I am big fan of pacifiers. Unfortunately, my daughter never took one and I came to peace with being her human pacifier. But, I recommend pacifiers quite a bit. Funny, since practically every other breastfeeding professional seems to hate them and sites them as the source of all evil.
Without getting too researchy on you, I wrote a paper for grad school on pacifiers. I took a look at all the literature and was really surprised to discover that both the WHO and the AAP make pacifier recommendations on outdated research published between 1997 and 2003. Many of these studies were observational studies, which may be misleading.
When I did my review of the literature, I found that there were really only two reliable studies out there on pacifiers. Both of these studies found that if a pacifier is introduced after breastfeeding is going pretty well and mom has a strong desire to breastfeed, pacifiers have no effect on breastfeeding at all. That kind of blows my mind since the WHO asserts that “pacifiers are generally used to calm an infant without giving a feed, and infants who use pacifiers may have fewer daily breastfeeds. When breast stimulation and milk removal are reduced, milk production decreases, which can lead to early termination of breastfeeding.”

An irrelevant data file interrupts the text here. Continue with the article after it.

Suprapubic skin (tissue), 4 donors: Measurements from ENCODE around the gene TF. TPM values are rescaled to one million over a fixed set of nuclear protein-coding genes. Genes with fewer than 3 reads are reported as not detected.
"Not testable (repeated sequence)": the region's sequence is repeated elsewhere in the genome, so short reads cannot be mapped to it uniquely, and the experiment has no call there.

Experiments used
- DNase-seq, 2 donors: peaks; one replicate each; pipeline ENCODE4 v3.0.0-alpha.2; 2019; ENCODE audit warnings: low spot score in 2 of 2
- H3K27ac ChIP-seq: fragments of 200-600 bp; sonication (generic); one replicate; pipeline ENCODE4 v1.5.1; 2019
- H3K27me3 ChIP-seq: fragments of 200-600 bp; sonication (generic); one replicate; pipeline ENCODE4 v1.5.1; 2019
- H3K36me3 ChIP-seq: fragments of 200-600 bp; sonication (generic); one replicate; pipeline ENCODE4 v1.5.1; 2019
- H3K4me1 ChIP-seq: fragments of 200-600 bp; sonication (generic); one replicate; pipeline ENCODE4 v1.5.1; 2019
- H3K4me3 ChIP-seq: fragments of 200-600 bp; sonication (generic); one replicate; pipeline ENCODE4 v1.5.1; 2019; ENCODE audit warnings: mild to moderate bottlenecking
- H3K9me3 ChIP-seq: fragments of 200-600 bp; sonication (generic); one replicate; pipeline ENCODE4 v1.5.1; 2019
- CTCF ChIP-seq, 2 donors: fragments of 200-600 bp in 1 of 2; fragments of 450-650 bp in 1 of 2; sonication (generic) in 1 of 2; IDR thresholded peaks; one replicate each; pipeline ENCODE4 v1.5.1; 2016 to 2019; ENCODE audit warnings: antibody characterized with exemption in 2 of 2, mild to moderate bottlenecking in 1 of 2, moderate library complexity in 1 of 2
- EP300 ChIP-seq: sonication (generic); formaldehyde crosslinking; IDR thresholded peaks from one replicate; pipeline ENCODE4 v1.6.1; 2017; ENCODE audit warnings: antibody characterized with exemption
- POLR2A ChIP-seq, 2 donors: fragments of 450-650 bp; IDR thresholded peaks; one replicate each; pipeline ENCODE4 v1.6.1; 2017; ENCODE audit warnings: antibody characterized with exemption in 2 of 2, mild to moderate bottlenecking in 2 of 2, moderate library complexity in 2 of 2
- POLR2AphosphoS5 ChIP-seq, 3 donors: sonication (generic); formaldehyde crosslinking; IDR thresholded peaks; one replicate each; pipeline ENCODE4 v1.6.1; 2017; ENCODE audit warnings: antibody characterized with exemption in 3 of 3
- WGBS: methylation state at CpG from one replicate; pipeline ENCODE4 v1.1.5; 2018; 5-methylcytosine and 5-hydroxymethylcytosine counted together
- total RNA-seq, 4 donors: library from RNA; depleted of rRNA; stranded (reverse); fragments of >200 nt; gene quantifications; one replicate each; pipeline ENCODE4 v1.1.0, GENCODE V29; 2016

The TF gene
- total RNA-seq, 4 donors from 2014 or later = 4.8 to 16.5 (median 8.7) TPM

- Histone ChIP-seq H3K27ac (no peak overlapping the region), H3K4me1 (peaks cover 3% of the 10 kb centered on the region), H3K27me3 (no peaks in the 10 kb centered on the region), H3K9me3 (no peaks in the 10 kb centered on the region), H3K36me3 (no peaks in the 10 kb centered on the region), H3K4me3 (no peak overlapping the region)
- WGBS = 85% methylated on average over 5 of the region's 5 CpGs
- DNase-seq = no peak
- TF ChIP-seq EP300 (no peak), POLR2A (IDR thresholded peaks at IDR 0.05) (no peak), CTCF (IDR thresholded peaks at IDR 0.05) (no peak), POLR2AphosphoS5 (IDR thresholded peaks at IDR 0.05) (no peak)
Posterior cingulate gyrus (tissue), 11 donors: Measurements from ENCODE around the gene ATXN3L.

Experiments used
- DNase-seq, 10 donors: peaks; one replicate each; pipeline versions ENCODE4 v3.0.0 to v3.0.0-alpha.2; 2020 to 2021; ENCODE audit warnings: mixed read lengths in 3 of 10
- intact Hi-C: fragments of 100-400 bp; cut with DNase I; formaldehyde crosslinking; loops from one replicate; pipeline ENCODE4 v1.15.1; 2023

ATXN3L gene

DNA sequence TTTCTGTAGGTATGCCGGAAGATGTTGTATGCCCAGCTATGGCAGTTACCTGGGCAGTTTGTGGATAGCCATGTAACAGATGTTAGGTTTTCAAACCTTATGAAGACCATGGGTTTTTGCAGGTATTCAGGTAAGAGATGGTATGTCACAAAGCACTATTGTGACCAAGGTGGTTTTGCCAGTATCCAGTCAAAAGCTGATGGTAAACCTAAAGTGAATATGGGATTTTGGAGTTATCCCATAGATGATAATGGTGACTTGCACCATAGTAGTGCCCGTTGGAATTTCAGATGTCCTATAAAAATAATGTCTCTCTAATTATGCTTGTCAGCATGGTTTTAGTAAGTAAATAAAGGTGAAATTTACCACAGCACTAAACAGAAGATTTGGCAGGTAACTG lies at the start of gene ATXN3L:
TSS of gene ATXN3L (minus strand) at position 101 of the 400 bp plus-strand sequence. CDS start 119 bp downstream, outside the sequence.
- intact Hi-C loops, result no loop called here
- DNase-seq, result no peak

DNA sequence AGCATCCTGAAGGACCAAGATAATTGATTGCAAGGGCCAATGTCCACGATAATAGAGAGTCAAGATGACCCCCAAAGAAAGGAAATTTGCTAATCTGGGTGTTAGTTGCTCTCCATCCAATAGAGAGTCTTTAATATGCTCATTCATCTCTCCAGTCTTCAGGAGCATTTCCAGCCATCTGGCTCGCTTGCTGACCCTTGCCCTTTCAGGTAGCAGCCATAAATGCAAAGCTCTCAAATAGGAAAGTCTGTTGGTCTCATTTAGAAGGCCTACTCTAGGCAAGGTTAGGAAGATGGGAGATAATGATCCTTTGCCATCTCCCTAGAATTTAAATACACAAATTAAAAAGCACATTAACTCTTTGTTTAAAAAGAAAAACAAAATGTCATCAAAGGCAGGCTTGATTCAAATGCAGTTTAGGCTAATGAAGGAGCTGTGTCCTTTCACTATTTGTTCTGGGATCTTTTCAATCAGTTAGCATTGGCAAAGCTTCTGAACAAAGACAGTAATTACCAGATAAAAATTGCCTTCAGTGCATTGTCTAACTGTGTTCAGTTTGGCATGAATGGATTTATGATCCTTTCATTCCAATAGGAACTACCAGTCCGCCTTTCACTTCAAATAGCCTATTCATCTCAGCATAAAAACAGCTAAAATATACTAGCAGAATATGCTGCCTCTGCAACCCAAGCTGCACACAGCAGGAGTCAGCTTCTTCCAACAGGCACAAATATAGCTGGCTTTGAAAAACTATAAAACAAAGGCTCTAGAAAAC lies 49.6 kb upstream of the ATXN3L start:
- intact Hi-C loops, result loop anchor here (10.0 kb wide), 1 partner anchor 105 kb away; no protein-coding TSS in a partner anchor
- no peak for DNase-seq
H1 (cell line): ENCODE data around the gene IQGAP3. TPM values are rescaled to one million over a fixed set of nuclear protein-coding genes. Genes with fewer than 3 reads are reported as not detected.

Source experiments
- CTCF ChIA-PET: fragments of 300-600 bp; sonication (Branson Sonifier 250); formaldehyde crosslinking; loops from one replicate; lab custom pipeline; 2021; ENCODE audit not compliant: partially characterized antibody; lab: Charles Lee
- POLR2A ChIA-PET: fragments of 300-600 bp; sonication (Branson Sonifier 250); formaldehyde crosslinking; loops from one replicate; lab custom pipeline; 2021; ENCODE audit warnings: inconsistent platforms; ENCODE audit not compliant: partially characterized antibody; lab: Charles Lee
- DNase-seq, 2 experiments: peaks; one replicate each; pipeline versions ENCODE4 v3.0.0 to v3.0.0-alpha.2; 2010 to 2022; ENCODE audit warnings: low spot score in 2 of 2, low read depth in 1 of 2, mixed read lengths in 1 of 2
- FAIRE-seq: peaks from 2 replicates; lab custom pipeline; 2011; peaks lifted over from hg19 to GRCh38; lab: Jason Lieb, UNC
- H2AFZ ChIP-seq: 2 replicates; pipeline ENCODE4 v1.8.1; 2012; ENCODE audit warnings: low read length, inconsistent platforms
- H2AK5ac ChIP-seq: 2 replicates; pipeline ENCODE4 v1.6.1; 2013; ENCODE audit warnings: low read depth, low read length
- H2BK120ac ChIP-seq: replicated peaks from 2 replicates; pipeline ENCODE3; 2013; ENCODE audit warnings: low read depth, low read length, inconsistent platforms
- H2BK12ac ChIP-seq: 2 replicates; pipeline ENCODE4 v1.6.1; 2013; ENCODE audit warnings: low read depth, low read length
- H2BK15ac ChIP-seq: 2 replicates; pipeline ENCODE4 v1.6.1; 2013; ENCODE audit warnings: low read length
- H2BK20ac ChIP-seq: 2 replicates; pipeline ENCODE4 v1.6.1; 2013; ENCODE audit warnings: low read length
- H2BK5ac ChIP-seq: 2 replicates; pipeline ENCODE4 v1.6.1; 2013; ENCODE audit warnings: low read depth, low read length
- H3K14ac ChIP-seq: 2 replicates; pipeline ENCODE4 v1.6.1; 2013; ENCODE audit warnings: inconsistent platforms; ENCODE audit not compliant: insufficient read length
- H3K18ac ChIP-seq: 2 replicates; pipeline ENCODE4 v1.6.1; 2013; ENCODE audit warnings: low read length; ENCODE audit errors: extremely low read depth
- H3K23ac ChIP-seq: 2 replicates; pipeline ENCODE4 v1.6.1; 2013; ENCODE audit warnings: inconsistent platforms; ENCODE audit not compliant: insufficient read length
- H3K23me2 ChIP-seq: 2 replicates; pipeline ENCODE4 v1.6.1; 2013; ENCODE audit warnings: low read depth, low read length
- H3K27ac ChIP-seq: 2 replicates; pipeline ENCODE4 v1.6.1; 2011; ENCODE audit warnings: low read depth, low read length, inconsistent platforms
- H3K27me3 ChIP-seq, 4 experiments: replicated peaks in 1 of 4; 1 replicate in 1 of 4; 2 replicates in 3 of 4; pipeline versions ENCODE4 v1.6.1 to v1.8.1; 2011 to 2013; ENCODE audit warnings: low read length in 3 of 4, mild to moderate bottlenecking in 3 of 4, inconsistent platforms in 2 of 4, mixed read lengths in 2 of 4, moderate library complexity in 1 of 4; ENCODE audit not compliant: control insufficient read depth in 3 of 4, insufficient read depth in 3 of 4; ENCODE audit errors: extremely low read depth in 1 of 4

Here’s an excerpt from my paper:
Only two randomized control trials met the qualifications to be included in this meta-analysis. The two included trials yielded 1302 healthy, full-term infants to be included in the analysis. From this meta-analysis, Jaafar et al. concluded that pacifier use “in full-term breastfeeding infants after birth or after the establishment of lactation did not significantly affect the prevalence or duration of exclusive or partial breastfeeding up to the age of four months”
These researchers assert that until there is more reliable information about potential harm of pacifier use to the newborn, “mothers who are well motivated to breastfeed be should enabled to make a decision on the use of a pacifier based on personal preference” (Jafaar et al., 2012, p.8).
So, I am going to step out and say that the whole “pacifiers are bad” thing is a lie. Pacifiers aren’t bad. They are just a scapegoat for lots of other problems with the breastfeeding support we provide to women.
Here is a list of really great times to use a pacifier:
- During a painful procedure: There is scientific evidence that shows that babies feel less pain and are more relaxed when they are sucking. So, if your baby is getting a heel prick, a circumcision, or a vaccine, help him out by letting him suck through it.